Moving Forward: Successful SCINI Sea-Ice Test and Drillers Complete Equipment Loading for Traverse

SALSA Field Report 11.19.2018

SCINI Update

On November 18, the SCINI team of Chief Engineer Bob Zook and ROV Operator Mark Bowling successfully tested Deep SCINI (Submersible Capable of Under Ice Navigation and Imaging) with the clump weight in 2,000 feet of ocean water below the sea ice near McMurdo Station. The ROV was connected to the 60 lb clump weight which dragged it downwards to the ocean floor. The team had some minor technical challenges, including control joystick programming, and the programming of its gripper jaw (a robotic arm) but the submersible ROV functioned as intended in the high pressure deep water environment. The team were able to use SCINI’s cameras and lights to observe the completely dark and scarcely explored ocean floor with organisms such as spiny armed brittle stars, shrimp, sea cumbers, and an unknown species of fish that Bob Zook describes as a “10” long dragon looking Ice fish”.

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As the team spent the day in within the SCINI test hut, a storm blew in and visibility dropped significantly. After 13 hours on the ice, they drove their Piston Bully snow machine through the storm and back to station guided by flags marking their route and a hand held GPS. In the words of Bob Zook “The weather sure has changed on us today but we made the right choice as this dive of the complete version of deep SCINI goes down on the record as “extremely successful”. We had a few minor normal issues but all of the untestable portions of our system are functioning as designed….This project is very much like launching a satellite into space. We have spent the last 3-5 years preparing for these flights and I can’t tell you how good it feels to have this level of success!!”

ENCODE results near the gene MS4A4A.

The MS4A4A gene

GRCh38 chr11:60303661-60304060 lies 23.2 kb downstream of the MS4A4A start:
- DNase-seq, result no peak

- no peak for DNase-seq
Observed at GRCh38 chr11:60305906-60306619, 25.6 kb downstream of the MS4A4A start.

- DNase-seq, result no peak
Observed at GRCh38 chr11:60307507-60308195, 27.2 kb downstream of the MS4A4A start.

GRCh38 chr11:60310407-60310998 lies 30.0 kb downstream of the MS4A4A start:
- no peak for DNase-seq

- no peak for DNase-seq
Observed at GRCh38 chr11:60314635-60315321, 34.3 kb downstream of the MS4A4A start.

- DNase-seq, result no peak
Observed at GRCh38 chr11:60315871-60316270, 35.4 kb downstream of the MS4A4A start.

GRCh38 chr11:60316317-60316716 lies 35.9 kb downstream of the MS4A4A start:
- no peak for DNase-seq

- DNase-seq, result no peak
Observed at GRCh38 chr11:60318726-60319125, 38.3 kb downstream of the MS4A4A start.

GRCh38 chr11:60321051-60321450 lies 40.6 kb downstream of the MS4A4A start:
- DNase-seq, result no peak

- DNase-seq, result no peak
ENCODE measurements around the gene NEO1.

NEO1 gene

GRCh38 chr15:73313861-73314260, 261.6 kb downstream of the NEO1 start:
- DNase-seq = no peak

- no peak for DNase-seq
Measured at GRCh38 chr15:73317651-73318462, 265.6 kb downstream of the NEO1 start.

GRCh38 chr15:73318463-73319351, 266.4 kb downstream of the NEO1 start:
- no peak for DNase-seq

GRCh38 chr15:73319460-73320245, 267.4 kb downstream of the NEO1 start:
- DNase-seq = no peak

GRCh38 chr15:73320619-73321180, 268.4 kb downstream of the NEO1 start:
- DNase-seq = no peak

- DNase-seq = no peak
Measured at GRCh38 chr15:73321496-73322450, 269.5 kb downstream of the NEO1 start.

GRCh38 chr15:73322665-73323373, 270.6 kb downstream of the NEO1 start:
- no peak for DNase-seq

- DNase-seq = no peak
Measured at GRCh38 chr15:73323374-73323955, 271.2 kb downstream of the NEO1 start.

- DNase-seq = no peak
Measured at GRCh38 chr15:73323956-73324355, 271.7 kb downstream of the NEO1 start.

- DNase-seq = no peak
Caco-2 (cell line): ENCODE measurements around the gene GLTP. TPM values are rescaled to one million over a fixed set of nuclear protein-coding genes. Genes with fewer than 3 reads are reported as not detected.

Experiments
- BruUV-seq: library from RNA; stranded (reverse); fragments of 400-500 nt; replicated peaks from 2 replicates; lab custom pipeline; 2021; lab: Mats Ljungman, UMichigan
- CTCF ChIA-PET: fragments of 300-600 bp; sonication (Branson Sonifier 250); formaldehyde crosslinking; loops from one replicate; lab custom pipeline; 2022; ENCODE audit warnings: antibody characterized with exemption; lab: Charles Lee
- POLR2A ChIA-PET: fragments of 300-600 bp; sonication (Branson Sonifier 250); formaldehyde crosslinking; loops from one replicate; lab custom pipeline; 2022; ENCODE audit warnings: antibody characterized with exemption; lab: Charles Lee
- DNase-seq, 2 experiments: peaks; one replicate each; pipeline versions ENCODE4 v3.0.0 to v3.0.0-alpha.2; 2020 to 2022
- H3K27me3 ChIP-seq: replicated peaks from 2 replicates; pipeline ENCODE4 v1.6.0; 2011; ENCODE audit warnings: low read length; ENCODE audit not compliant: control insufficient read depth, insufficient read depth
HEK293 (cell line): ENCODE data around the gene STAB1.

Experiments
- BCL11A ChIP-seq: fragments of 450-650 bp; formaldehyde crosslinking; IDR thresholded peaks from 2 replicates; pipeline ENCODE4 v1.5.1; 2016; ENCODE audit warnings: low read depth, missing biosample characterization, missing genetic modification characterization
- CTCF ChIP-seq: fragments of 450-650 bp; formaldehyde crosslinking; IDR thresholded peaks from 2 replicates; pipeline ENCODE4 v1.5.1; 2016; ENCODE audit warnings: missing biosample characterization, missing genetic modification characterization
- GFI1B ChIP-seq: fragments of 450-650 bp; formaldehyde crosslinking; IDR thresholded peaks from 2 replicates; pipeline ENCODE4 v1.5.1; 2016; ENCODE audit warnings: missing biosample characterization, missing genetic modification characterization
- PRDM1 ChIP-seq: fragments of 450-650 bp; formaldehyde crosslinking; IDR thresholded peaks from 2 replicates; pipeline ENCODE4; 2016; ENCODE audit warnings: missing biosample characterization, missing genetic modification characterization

Drillers Update

The Drill team of Lead Driller Dennis Duling, and Drillers Graham Roberts, Dennis Jonas Kalin, and new arrival James Roth have finished constructing camp structures and loading equipment onto the SALSA Traverse. The Traverse will use specialized tractors to tow generators, drilling equipment, and camp structures 650 miles across the Ross Ice Shelf to the Lake Mercer Study site. The Traverse is scheduled to leave McMurdo Station this week and will set up camp and prep the ski-plane runway for the arrival of the SALSA science team on December 18th. You can watch our short film following the 2017-18 SALSA Route Proofing Traverse here….

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Geophysics Update

After an initial C-130 Hercules flight dropped off Geophysics cargo at Camp 20 (100 miles from Mercer Subglacial Lake), the Geophysics Team of Field Team Leader Matthew Siegfried, Assis. Prof. Kerry Key, Grad Student Chloe Gustafson, and Mountaineer Meghan Seifert are waiting on a clear weather window to fly to the field. While waiting for their flight, the team have had extra time to finish final tasks, relax, and explore the many trails and sights around McMurdo Station.

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